The events of this morning’s Gospel are unique in Sacred Scripture—unique in that they show our Lord displaying emotions that are recorded no where else. He approached the sacred city of Jerusalem and began to shed tears of remorse over the destruction which He knew would come upon it only a few decades hence, when the Romans would come very close, literally, to not leaving one stone standing on another—nearly total destruction. And then, He proceeded to the Temple, and became angry with what He saw there—angry to the extent of fashioning a whip to drive out the people who were trading in the House of God.
Remorse and anger—we really don’t see anything quite like these emotions anywhere else in the Gospels. There are other accounts that portray our Lord giving stern warnings to sinners that they should “sin no more.” But they betray no anger, whether the sinner was caught in adultery, or collecting taxes for the Romans, giving scandal to the young, or any of a dozen other offences—indeed, there is an element of rejoicing over the “sinner who repents”—not anger. We saw our Lord display the emotion of fear in the Garden of Gethsemane; we saw His anguish as He died on the Cross, begging forgiveness for His tormentors—but there was no trace of anger associated with those events.
To understand the significance of today’s Gospel (and the Epistle, too, but that will have to wait for another time), one must have general knowledge of the Old Testament. For in God’s plan of salvation, beginning with the Exodus from slavery in Egypt, Jerusalem and particularly the Temple in Jerusalem played a part unlike any other city and any other building in the world. It is necessary that we understand that the Temple was unique—completely different in purpose from any of the synagogues that were built in each of the towns and villages of Israel. A synagogue was nothing more than a meeting place—a simple room or two where the villagers and visitors would gather to read the Scriptures and to hear the educated men of the congregation comment about their meaning. The Temple was radically different.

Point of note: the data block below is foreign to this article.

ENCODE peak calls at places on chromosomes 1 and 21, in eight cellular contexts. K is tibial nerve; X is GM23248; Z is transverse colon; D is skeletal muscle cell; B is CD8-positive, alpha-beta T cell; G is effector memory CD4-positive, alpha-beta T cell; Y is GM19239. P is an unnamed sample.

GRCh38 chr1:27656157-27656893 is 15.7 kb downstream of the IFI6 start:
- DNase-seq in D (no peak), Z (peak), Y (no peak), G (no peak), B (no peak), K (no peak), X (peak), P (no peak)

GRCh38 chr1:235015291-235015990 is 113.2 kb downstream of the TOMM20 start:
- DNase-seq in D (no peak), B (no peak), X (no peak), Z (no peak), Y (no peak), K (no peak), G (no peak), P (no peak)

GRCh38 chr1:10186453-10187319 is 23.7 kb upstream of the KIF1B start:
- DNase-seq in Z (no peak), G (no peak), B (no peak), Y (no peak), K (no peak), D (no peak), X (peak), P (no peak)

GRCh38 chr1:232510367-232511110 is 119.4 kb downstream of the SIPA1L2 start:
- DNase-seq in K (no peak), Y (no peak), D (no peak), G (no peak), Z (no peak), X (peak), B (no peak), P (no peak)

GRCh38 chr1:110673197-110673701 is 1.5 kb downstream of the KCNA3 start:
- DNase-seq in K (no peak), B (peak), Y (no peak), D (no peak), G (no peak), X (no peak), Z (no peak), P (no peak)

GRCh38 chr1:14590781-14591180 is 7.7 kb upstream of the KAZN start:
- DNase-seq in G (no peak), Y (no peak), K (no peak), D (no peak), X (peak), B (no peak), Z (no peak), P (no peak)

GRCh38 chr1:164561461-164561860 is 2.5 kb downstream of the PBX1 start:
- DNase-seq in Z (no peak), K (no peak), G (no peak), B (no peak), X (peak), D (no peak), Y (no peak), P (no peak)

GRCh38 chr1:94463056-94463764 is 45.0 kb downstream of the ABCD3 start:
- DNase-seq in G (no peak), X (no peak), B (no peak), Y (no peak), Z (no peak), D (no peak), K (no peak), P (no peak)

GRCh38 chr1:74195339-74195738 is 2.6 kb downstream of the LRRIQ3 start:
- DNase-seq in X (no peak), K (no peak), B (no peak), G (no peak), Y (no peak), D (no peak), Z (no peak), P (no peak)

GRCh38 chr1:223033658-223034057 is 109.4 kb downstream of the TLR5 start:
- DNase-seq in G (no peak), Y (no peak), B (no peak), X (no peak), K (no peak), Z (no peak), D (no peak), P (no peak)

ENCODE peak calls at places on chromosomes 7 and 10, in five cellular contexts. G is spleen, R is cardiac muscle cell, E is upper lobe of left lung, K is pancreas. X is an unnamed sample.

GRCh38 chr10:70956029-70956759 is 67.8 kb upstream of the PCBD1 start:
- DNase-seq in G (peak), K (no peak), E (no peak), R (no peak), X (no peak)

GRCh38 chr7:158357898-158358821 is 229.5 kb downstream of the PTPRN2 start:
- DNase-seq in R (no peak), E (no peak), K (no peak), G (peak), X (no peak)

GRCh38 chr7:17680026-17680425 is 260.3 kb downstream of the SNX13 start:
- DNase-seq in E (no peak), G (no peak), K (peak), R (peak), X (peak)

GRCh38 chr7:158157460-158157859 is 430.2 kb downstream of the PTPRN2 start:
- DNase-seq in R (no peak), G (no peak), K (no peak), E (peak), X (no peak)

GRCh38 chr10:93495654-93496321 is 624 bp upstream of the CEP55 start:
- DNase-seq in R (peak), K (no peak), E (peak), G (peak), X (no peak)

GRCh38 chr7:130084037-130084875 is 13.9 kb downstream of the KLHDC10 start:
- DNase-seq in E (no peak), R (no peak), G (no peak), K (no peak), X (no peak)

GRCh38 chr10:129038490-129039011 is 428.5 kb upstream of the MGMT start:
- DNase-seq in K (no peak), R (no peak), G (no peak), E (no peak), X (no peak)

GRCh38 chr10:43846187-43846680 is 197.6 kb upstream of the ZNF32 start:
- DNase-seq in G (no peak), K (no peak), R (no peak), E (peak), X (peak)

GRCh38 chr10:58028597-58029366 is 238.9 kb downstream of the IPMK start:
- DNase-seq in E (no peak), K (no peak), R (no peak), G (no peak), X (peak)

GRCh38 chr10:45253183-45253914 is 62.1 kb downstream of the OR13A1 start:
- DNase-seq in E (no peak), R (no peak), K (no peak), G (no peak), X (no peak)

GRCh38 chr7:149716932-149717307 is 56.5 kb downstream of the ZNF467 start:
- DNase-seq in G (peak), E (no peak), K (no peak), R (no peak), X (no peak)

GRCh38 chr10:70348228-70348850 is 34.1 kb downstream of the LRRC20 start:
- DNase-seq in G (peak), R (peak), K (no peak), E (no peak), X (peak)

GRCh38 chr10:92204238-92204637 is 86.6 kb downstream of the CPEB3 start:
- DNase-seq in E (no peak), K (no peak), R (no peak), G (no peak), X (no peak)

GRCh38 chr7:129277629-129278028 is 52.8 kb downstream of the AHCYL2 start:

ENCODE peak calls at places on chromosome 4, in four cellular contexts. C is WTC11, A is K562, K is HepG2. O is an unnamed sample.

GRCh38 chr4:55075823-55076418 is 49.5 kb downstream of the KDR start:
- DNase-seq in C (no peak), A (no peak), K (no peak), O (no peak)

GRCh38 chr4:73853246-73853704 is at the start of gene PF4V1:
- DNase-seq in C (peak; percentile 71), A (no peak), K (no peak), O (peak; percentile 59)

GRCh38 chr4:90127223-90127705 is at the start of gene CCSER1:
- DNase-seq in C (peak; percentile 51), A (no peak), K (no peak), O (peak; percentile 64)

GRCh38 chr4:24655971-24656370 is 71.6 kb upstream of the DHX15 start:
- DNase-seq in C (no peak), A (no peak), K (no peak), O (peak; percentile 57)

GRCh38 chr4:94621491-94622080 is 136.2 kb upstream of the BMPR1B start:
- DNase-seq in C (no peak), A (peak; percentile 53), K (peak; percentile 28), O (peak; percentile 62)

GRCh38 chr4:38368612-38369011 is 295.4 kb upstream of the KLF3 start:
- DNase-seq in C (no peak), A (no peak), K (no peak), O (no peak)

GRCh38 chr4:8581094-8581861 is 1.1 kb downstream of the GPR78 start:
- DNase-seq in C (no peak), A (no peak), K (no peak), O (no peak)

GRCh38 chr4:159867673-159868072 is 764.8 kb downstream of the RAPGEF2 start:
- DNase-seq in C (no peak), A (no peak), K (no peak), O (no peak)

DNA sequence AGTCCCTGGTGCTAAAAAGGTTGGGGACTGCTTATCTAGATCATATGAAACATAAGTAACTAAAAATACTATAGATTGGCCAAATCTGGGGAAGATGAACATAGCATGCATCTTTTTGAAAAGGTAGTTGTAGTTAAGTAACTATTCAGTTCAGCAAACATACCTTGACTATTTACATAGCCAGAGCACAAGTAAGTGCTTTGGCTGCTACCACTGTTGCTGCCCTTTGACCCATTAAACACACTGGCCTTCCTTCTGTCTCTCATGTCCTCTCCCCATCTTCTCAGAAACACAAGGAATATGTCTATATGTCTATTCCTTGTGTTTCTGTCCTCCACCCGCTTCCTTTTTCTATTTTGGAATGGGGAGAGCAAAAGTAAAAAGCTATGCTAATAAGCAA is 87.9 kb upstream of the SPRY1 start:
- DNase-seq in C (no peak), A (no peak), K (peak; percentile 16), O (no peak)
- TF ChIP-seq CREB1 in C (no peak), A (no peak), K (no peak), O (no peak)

To understand the Temple, we must recall that it was God Himself who personally led His people through the desert from Egypt to the Promised Land. It was the actual presence of God—the Shekinah, to use the Hebrew word—the presence of God, appearing as a pillar of smoke by day, and a pillar of fire by night—always clearly visible to those frightened people in the desert.
We must recall, as well, that nothing surrounding God’s presence was haphazard. Even though they traveled through the desert, God commanded that, when they made camp, they would set up an elaborate sanctuary: tents made of fine linen, embroidered with purple and scarlet; walls made with fine wood, mounted on silver brackets; wooden furniture plated with gold; a solid gold lampstand, and golden vessels for the sacred rituals. The Holy Presence—God Himself, rested upon a portable throne of costly wood plated with gold.[ii] When they broke camp, all of this was carefully disassembled, stored, and carried to the next encampment. The throne, referred to as the Ark of the Covenant, the seat of God’s presence, was carried in solemn procession, leading the way. The Ark of God was built with metallic rings, through which passed wooden poles for the bearers to grasp—the Ark was so sacred that to touch it, even inadvertently in the line of duty, brought instant death.[iii] An entire tribe of Israel—all of the descendents of Levi—were assigned to care for the sacred items, and to offer the sacrifices prescribed by God in the Mosaic Law—everything was to be done with the utmost care and respect.[iv]